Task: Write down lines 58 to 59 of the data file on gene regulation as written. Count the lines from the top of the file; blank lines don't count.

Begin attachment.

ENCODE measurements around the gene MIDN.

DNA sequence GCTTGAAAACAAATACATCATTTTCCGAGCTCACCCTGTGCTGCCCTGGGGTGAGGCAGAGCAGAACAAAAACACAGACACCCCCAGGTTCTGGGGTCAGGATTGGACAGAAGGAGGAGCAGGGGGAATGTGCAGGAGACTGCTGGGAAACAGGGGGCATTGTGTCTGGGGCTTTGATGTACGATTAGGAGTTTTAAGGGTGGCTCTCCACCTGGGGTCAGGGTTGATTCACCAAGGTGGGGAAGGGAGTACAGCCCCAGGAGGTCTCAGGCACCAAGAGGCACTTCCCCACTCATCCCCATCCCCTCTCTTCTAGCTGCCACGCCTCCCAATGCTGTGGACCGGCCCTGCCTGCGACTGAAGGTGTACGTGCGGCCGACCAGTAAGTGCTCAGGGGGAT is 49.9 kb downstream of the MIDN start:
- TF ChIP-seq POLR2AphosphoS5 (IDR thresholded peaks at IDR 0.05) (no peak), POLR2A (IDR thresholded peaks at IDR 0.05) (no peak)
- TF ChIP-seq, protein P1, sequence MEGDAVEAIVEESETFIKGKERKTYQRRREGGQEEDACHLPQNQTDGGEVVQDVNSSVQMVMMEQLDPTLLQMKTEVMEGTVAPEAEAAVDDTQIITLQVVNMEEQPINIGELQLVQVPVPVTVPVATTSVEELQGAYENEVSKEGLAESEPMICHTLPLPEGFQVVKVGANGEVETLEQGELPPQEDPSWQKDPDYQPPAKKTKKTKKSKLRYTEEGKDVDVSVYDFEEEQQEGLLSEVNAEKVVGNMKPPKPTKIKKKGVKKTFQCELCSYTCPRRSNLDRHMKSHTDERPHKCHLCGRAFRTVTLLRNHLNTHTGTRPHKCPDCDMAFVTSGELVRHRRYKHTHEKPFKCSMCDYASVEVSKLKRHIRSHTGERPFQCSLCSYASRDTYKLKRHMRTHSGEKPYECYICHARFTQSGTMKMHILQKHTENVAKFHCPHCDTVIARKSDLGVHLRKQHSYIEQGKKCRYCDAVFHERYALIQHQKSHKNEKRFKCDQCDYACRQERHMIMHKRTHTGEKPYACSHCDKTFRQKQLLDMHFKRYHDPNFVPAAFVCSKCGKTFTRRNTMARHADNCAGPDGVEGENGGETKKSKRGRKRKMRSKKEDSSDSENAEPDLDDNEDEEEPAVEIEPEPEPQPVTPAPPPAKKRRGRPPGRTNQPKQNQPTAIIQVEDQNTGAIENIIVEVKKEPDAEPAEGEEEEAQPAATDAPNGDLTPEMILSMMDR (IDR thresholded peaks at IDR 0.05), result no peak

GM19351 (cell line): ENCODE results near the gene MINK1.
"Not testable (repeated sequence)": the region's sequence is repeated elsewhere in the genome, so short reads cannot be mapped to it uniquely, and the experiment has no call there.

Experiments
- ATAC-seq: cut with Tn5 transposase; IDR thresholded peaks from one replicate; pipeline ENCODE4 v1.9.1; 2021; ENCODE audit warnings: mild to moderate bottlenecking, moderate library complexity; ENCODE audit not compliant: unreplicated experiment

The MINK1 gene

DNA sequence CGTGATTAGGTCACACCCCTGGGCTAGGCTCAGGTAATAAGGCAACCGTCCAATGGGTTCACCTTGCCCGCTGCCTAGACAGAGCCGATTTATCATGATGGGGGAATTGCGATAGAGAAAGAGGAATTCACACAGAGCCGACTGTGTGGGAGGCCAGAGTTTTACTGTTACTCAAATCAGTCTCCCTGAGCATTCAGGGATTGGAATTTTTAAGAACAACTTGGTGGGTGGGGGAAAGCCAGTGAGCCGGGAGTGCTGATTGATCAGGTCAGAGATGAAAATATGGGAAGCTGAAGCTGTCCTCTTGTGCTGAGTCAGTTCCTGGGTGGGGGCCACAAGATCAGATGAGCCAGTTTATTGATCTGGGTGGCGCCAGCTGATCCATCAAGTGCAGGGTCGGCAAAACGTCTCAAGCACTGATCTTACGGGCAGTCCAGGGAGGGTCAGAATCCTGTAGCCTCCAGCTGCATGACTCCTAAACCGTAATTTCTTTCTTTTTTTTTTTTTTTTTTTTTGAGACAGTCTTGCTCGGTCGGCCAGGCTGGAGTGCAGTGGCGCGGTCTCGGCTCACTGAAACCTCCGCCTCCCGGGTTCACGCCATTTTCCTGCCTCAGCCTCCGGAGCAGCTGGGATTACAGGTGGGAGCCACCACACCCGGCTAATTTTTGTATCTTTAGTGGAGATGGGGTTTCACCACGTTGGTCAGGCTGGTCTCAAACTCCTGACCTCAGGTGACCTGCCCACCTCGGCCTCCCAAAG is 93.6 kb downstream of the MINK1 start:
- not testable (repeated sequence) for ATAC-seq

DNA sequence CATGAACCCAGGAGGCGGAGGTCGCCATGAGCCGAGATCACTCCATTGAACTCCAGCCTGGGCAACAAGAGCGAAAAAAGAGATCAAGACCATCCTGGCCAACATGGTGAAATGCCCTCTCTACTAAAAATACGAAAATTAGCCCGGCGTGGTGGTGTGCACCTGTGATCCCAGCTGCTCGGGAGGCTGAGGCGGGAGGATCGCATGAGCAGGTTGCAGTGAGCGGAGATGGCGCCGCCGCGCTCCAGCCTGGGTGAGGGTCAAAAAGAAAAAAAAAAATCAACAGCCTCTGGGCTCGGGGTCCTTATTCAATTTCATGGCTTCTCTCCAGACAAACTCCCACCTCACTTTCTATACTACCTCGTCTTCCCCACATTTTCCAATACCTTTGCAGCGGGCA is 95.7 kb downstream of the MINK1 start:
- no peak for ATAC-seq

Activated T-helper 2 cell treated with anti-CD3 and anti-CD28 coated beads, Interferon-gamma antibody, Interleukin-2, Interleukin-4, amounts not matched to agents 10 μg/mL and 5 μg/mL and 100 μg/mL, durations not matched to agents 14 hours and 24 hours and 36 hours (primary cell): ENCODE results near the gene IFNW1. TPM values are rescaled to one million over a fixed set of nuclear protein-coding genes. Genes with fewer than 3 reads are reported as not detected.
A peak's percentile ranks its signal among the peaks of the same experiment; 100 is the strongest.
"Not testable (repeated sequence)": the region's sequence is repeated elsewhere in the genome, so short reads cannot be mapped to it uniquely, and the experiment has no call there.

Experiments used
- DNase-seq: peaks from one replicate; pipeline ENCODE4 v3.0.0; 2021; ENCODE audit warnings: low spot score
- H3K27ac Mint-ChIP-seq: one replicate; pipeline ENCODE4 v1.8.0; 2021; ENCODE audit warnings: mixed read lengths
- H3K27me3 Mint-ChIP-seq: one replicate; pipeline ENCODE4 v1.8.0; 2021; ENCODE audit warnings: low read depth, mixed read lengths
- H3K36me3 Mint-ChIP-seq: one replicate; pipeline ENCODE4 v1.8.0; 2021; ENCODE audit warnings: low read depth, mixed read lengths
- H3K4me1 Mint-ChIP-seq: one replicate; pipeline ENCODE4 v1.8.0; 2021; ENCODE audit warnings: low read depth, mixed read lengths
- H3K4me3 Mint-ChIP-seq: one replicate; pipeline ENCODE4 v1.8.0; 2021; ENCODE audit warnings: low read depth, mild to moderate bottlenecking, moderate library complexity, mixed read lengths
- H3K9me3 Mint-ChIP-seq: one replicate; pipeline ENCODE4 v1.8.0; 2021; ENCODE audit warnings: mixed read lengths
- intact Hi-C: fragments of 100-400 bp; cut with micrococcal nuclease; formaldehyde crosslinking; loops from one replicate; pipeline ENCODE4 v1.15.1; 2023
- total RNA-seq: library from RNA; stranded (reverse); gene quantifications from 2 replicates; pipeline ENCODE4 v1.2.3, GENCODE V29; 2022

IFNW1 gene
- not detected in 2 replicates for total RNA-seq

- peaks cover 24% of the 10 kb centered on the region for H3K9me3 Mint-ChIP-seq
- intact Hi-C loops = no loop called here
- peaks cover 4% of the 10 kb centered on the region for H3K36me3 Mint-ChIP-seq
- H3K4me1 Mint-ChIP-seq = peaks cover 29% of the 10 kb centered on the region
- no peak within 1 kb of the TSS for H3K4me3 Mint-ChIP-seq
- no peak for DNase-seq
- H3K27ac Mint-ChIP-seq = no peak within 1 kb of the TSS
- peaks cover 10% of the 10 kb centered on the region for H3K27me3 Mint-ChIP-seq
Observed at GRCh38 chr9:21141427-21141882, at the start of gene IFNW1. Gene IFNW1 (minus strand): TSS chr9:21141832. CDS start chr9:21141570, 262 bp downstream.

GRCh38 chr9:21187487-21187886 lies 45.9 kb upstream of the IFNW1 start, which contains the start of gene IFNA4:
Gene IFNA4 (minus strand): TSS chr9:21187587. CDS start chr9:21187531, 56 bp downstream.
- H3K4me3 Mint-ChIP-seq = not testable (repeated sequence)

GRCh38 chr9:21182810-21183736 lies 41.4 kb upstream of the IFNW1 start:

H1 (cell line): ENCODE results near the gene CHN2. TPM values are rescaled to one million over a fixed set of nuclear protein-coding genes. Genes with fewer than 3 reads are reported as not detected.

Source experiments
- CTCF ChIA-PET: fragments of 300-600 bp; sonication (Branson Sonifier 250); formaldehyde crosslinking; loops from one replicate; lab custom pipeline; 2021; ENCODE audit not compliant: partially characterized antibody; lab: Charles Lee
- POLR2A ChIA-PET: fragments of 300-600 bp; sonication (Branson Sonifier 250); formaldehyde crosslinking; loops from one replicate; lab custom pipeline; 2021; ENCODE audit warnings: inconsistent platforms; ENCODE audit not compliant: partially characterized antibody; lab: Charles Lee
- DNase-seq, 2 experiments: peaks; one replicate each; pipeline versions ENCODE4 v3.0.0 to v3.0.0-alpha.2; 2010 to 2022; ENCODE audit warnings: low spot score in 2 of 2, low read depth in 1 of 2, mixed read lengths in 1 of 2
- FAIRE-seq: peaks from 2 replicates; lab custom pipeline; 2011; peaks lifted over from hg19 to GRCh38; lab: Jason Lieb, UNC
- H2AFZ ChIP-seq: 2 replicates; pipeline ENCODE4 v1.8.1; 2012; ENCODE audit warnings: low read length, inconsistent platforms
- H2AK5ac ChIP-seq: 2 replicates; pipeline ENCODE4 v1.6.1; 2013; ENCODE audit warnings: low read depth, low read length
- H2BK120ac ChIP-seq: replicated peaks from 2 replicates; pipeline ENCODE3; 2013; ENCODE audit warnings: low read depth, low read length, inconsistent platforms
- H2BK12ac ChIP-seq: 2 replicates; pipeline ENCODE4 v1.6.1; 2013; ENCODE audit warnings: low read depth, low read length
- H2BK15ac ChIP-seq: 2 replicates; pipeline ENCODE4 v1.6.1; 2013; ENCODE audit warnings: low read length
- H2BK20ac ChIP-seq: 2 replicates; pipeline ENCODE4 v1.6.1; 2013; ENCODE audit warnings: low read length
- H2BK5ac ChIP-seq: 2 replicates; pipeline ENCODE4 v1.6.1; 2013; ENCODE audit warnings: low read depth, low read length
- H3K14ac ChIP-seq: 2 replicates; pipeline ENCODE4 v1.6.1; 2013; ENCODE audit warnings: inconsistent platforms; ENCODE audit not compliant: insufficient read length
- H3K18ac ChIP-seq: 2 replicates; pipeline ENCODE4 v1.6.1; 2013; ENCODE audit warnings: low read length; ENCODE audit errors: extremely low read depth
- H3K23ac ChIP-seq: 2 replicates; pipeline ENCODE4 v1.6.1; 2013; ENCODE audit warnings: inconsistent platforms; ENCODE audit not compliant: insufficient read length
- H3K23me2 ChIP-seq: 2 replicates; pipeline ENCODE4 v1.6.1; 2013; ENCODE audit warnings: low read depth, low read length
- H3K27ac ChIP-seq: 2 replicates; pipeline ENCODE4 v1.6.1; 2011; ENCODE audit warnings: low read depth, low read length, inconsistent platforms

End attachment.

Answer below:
- H3K23me2 ChIP-seq: 2 replicates; pipeline ENCODE4 v1.6.1; 2013; ENCODE audit warnings: low read depth, low read length
- H3K27ac ChIP-seq: 2 replicates; pipeline ENCODE4 v1.6.1; 2011; ENCODE audit warnings: low read depth, low read length, inconsistent platforms